‘And in the days of these kings the God of heaven will set up a kingdom, which shall never be destroyed’, Daniel 2. 44a.
Throughout history, God has been reaching out to man, in the hope that man might seek the Lord, Acts 17. 27. When man has failed to do this, God has periodically changed his modus operandum, to make it easier for man to find Him. We call the different ways in which God expects man to respond to Him, ‘dispensations’.
The Greek word for dispensation literally means house-law. It is like the world is a great house of which God is the owner, and He has appointed man as the manager or steward of His affairs. But whatever house-rules God has set, the stewards have persistently failed.
Today, we are living under the management system of grace, Eph. 3. 2. But, in the future, God will introduce a new administration – the dispensation of the kingdom.
Daniel prophesied that God would establish His kingdom in the world, and even foretold the date of its commencement, Dan. 9. 24-27. Christ, the King, came just a few years before the due date, and offered the kingdom to Israel, announcing, ‘Repent, for the kingdom of heaven is at hand’, Matt 4. 17.
But when the King was rejected, the offer was withdrawn, Matt 21. 42, 43, with seven years still on the clock. The kingdom has been postponed until such a time as Israel will recognize Jesus for who He is. In the intervening period, God is reaching out to the whole world through the gospel of grace, Col. 1. 5, 6.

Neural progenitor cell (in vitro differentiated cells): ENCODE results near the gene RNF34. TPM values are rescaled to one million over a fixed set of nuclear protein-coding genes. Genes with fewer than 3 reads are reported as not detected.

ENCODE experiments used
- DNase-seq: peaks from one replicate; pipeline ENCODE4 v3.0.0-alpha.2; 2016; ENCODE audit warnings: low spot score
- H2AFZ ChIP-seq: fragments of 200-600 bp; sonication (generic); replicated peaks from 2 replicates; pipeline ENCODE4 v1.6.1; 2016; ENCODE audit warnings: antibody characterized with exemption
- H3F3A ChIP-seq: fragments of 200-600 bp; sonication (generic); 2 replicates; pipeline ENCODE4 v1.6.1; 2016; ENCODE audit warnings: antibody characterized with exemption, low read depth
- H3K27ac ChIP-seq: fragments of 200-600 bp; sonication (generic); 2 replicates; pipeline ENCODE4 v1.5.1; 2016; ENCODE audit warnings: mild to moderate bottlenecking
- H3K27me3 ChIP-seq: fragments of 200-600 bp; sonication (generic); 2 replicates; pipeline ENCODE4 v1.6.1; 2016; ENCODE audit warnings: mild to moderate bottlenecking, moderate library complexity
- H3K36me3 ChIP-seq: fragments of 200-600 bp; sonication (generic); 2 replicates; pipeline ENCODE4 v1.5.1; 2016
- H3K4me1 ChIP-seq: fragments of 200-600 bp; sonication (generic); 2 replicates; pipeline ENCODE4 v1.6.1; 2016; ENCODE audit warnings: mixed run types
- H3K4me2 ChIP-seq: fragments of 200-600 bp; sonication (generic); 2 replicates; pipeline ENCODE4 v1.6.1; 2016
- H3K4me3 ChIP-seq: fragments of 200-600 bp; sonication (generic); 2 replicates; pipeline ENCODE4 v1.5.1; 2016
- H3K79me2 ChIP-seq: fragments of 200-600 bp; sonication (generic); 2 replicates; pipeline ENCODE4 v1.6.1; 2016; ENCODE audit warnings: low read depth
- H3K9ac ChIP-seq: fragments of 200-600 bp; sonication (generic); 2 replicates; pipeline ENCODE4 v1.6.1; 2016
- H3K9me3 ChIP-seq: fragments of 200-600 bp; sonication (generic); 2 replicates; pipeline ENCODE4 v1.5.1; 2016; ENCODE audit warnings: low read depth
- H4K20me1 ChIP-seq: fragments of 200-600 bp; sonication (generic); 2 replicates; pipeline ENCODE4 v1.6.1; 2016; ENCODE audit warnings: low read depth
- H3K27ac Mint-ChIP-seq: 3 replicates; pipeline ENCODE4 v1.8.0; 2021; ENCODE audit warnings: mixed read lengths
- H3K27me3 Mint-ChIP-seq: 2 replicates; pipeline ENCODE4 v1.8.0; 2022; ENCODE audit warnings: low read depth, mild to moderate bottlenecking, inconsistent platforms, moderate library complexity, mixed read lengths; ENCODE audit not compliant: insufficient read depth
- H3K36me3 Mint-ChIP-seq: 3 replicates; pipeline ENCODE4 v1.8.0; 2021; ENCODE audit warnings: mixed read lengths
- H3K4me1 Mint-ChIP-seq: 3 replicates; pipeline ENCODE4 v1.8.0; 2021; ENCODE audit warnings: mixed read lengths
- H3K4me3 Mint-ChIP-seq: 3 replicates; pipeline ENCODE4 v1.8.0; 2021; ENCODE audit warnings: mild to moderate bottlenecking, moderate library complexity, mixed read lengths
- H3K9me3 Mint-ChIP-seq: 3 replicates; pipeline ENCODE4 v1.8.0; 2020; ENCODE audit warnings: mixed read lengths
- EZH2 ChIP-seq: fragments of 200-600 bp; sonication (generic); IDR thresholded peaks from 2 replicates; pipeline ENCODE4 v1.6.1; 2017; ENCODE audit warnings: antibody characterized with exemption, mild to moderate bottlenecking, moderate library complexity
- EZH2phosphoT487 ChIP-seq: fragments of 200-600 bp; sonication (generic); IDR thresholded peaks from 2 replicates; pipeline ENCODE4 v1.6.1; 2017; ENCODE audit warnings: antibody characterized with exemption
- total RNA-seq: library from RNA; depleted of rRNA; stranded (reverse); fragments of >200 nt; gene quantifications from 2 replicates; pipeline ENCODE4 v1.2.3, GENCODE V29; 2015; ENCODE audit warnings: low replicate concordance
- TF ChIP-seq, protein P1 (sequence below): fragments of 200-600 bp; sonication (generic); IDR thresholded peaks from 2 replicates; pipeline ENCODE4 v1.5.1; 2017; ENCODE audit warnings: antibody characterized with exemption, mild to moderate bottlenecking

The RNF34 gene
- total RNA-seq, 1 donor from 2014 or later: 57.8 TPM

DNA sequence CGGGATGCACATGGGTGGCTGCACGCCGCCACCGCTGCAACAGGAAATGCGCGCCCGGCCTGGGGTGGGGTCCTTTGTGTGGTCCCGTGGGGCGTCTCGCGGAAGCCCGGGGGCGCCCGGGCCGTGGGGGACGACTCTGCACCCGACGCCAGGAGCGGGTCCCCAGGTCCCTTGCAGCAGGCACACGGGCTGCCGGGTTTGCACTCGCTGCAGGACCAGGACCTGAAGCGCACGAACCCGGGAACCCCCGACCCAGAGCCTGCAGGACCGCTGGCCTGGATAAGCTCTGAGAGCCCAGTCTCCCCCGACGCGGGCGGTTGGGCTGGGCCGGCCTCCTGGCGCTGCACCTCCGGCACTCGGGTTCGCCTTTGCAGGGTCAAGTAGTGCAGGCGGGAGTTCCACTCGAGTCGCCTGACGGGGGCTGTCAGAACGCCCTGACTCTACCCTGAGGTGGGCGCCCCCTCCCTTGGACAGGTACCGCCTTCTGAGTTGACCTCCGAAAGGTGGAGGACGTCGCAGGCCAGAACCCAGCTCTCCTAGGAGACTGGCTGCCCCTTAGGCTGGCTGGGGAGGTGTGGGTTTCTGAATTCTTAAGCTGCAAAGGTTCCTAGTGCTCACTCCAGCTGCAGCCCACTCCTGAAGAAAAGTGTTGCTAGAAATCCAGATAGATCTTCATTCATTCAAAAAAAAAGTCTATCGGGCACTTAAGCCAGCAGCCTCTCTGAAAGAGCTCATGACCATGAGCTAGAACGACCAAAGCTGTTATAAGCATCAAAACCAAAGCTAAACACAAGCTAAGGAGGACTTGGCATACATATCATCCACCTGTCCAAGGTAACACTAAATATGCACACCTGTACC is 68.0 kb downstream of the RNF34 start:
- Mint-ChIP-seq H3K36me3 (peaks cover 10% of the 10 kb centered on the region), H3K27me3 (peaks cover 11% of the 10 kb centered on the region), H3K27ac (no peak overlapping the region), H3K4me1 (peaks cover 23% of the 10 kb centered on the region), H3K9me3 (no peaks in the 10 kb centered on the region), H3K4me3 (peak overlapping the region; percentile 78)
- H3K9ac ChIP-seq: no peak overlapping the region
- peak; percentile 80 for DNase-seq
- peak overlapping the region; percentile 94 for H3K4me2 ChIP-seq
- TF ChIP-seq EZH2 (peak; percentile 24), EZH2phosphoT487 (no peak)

The arrival of the kingdom has been delayed, but God has not forgotten. After the church has been caught up to heaven, and the final seven years have run their course,1 Christ will return to inaugurate the kingdom.
The Lord Jesus Christ will be physically present on earth, reigning as King of kings. If Jeremiah chapter 30 verse 9 is to be understood literally, David will be resurrected to be king over Israel, other nations having their own kings.
In the kingdom, Israel will have special pre-eminence as the head of the nations, Deut. 28. 10, 13. In fulfilment of the promises to Abraham, Gen. 12. 3, blessing for Gentile nations will be contingent on their deference to Israel and submission to God, Zech. 8. 20-23.
God’s law will again be in force, Isa. 2. 3, although, unlike how the law was – an unbearable burden – in Old Testament times, in the kingdom it will be a law of liberty. God will change the hearts of believers and put His Spirit within them empowering them to live righteously, Jer. 31. 31-34; Ezek. 36. 26, 27.
The earth itself will be restored to Eden-like conditions, Isa. 11. 1-12, and there will be worldwide peace and prosperity, Isa. 2. 4. The kingdom will last for 1,000 years, which is why it is sometimes called the Millennium. Satan will be imprisoned, so evil will be greatly diminished, Rev. 20. 1-6.
The kingdom will work better than the other dispensations because Christ will be reigning on the earth, and people will either choose, or be forced, to submit to Him, Ps. 2. 6-12.
However, man’s heart will still be sinful, and even this dispensation will end in failure.
After 1,000 years, God will release Satan from prison, and he will be allowed to try and deceive the world, just as he deceived Eve in Eden. He will gather the nations to attack the Lord and His people in Jerusalem. Just like Adam, right at the start, people will still want independence from God. But God will destroy these rebels, and Satan will be cast into the lake of fire, Rev. 20. 7-10.
After this, the final Great White Throne judgement of unbelievers will take place, and they will also be consigned to the lake of fire, Rev. 20. 11-15.
With this, the seven dispensations will have run their course. The present heavens and earth will be dissolved, and God will establish a new heavens and earth, the home of righteousness, 2 Pet. 3. 10, 13. The whole universe will be subject to Christ, and God’s great plan for the ages will be complete at last, 1 Cor. 15. 28!